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Tags: Taxes | Wealthy | Corporate Tax Rate

Tax the Rich? That's Rich.

Tax the Rich? That's Rich.
(Via Getty Images)

Adam Brandon By Wednesday, 14 April 2021 10:39 AM EDT Current | Bio | Archive

Last week, President Biden proposed an increase in the corporate tax rate to pay for his disastrous far-left "infrastructure" bill. According to recent polling from Morning Consult and Politico, roughly 60% of voters support raising taxes on corporations and wealthy Americans to pay for this $2.2 trillion proposal.

It’s no surprise that 85% of Democrats want to increase corporate taxes to help pay for the bill. But more troubling is that among likely Republican voters, 45% support this measure, while only 47% are opposed. The Biden-Harris administration’s plan to hike corporate taxes by 38%, from 21% to 29%, would eliminate a key provision of the Trump tax cuts. Contrary to the claims of Democrats and their media allies, slashing taxes under President Trump was a success.

From 2017 to 2019, America witnessed the largest growth in the number of small businesses owned by minorities in history. Median household income increased by over $6,000, or nearly 10%, in the year following the Trump tax cuts--the fastest rise in over three decades. It’s clear that lowering taxes across the board worked wonders for the economy.

Despite this data, slogans like "tax the rich" and "tax corporations'" still poll well. Americans have been misled by politicians who claim that "corporate greed" has resulted in wealth being siphoned off middle and lower income workers for generations. Coupled with headlines that mega-corporations like Amazon and Facebook aren’t paying any income taxes (stories that are often false), it’s easy to see how millions of voters would be happy to take money from these purportedly exploitative companies to repair crumbling bridges and roads.

What many pundits and voters forget is that a corporate tax hike doesn’t just impact corporations. History shows increases in corporate taxes are always passed on to, and ultimately paid for by, consumers. Ironically, it’s low income Americans -- not “the rich” -- who are disproportionately harmed by what are advertised as tax hikes on the wealthy.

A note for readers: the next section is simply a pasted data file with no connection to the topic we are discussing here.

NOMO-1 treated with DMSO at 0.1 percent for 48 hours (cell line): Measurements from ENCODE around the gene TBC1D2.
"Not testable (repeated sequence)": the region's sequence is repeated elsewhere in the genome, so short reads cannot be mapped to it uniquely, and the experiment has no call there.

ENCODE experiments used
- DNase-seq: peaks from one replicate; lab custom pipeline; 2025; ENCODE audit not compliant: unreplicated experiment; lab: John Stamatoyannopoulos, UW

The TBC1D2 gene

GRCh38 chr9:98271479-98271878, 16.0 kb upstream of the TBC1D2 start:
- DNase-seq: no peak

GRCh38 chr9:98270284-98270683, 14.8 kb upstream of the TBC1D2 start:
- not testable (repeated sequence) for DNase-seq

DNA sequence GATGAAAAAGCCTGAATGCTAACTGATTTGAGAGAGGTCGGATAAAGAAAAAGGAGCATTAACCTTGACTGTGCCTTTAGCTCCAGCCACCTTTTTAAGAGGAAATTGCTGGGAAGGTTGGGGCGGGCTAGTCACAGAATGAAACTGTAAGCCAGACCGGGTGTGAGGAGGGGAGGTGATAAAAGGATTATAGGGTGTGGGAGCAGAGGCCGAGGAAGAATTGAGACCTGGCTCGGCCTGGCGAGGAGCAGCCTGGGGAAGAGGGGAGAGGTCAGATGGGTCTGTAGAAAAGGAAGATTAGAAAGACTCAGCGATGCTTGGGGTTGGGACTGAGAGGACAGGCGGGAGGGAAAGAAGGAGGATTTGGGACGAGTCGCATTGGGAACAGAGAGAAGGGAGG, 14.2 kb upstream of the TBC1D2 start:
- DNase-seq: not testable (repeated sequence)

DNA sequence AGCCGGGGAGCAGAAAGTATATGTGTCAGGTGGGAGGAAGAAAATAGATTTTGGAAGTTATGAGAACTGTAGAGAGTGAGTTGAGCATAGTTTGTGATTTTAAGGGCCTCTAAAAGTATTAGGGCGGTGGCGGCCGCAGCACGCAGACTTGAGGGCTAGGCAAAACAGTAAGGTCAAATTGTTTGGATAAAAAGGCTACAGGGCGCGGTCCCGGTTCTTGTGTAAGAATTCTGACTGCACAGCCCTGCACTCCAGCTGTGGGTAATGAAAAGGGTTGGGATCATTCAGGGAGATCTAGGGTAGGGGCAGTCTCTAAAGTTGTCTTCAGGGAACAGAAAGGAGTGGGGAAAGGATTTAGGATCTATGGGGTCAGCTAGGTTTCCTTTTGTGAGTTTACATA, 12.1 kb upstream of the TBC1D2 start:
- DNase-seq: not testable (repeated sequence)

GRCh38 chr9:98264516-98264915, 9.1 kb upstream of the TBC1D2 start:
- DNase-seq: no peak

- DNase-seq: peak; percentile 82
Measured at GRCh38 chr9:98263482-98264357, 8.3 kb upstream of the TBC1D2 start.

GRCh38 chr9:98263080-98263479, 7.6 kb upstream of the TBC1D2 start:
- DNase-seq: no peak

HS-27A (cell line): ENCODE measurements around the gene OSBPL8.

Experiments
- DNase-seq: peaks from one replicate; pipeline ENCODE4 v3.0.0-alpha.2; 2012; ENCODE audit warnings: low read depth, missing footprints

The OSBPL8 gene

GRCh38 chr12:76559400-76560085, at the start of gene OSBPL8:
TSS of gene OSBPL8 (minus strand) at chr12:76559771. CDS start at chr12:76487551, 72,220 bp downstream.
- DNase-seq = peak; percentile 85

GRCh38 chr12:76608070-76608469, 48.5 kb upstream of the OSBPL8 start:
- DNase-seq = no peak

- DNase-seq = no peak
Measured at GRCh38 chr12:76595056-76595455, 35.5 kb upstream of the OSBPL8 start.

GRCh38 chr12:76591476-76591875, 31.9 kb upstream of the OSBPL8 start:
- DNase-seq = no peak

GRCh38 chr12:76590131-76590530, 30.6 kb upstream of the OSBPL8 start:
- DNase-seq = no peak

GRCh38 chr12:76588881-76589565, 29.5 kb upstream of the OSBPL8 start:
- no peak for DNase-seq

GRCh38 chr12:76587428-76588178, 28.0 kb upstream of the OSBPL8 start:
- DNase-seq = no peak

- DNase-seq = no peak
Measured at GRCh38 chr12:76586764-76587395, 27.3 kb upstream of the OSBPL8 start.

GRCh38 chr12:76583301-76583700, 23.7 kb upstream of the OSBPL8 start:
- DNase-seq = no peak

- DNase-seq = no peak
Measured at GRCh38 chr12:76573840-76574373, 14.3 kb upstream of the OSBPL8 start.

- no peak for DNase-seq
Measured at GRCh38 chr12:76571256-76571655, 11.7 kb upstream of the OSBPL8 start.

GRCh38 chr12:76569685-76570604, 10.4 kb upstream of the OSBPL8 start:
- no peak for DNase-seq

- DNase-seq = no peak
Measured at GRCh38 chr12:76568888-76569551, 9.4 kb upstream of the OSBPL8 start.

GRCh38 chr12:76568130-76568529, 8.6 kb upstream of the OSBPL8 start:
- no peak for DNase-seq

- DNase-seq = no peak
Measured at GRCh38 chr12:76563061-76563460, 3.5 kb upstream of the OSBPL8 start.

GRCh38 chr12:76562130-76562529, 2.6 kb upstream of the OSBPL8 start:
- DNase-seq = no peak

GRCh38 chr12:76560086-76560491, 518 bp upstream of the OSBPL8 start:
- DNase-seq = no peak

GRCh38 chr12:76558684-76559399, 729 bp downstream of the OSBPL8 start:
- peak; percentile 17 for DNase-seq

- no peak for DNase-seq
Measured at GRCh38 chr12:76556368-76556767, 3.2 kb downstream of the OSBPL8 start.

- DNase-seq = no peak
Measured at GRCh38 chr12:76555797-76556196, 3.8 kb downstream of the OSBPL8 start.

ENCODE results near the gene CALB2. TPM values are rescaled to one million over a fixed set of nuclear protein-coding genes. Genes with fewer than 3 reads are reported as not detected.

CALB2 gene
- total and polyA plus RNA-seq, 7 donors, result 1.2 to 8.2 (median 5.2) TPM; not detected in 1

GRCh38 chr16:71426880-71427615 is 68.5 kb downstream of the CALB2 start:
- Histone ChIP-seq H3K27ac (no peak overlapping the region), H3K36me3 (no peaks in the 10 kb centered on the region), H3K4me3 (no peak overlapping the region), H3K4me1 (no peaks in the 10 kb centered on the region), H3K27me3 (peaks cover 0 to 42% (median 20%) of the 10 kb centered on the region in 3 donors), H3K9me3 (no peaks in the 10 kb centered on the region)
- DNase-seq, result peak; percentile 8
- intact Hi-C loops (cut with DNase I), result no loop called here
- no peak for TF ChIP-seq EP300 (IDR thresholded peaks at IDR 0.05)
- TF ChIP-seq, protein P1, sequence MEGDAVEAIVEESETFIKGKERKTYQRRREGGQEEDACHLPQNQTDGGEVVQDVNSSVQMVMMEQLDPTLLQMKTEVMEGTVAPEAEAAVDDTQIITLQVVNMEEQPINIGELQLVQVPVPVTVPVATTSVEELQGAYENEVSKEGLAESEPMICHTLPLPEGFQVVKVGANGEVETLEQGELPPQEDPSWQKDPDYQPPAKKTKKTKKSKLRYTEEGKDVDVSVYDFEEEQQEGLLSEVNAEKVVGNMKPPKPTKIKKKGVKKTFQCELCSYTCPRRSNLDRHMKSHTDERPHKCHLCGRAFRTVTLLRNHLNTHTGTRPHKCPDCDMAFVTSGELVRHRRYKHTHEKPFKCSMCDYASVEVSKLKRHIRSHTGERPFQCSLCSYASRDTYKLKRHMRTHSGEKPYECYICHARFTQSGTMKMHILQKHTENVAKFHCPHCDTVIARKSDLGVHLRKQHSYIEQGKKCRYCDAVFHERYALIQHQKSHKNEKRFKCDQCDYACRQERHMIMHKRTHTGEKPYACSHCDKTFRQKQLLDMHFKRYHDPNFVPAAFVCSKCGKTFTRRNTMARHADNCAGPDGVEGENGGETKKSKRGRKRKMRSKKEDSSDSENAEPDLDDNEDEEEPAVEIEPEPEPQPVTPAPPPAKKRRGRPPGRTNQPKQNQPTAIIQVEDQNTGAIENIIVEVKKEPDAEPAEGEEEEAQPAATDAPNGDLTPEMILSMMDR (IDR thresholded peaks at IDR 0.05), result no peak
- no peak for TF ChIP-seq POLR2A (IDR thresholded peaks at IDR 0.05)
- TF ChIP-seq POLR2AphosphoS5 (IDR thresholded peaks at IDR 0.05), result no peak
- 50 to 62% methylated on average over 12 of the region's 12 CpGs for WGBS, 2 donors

It’s a simple fact that corporations facing higher operating costs due to tax increases will foist these on consumers by raising prices. A 2009 study by the nonpartisan Tax Foundation estimated that for every 1% increase in corporate tax rates, consumers face a 0.6% increase in retail prices. While many wealthy households will barely notice the difference, middle and lower class Americans will end up paying a significantly higher percentage of their income for the goods and services they require.

An increase in the corporate tax rate would also render companies unable to provide employees with the raises, bonuses, and commissions they would otherwise receive. Case in point: The Trump-era repatriation-amnesty program in 2018 allowed firms to bring funds held overseas back to the United States without additional taxes. Upon returning to America, many of these corporations paid out billions in employee bonuses and salary increases.

But with the higher corporate taxes proposed by the White House, promotions and bonuses like these would be given less frequently. Middle class income growth would plummet due to employers’ inability to pay workers as much as they would have otherwise. As a result, workers end up with less take-home pay, since this cash now goes to Uncle Sam instead of employees.

A corporate tax increase also slows down economic growth. The New York Stock Exchange estimates that a 38% hike in the corporate tax rate will slow the increase in stock values by 25% over the next 5 to 7 years. And since more than 60% of middle class households have some money in stocks, millions of retirees and middle class investors will pay the hidden tax of lower levels of investment and less income saved for retirement.

Higher corporate taxes also means fewer employees. The Chamber of Commerce notes that Biden’s proposed corporate tax increase would mean 1.6 million fewer small business jobs over the next decade. Statistics show that these jobs are overwhelmingly concentrated in low and middle income communities, leading to lost economic opportunities in these areas.

And with a corporate tax hike, all of us pay perhaps the worst hidden tax: slower corporate innovation. Free markets frequently create new, life-saving medical technologies and drugs in the United States, and innovation in manufacturing drives prices down in a variety of industries. Depriving private companies of capital that would otherwise be used to promote price-lowering innovation is a destructive policy that will increase costs to companies and consumers alike, all while slowing growth.

If the Biden-Harris administration hikes corporate taxes, we’ll be forced to endure higher costs for products and services, lower pay, higher unemployment, and reduced innovation. Unfortunately, this is part of a pattern from the White House--promoting their socialist agenda regardless of the consequences for everyday Americans.

Adam Brandon is the president of FreedomWorks. Read Adam Brandon's Reports — More Here.

© 2022 Newsmax. All rights reserved.

If the Biden-Harris administration hikes corporate taxes, we’ll be forced to endure higher costs for products and services, lower pay, higher unemployment, and reduced innovation.
Taxes, Wealthy, Corporate Tax Rate
Wednesday, 14 April 2021 10:39 AM
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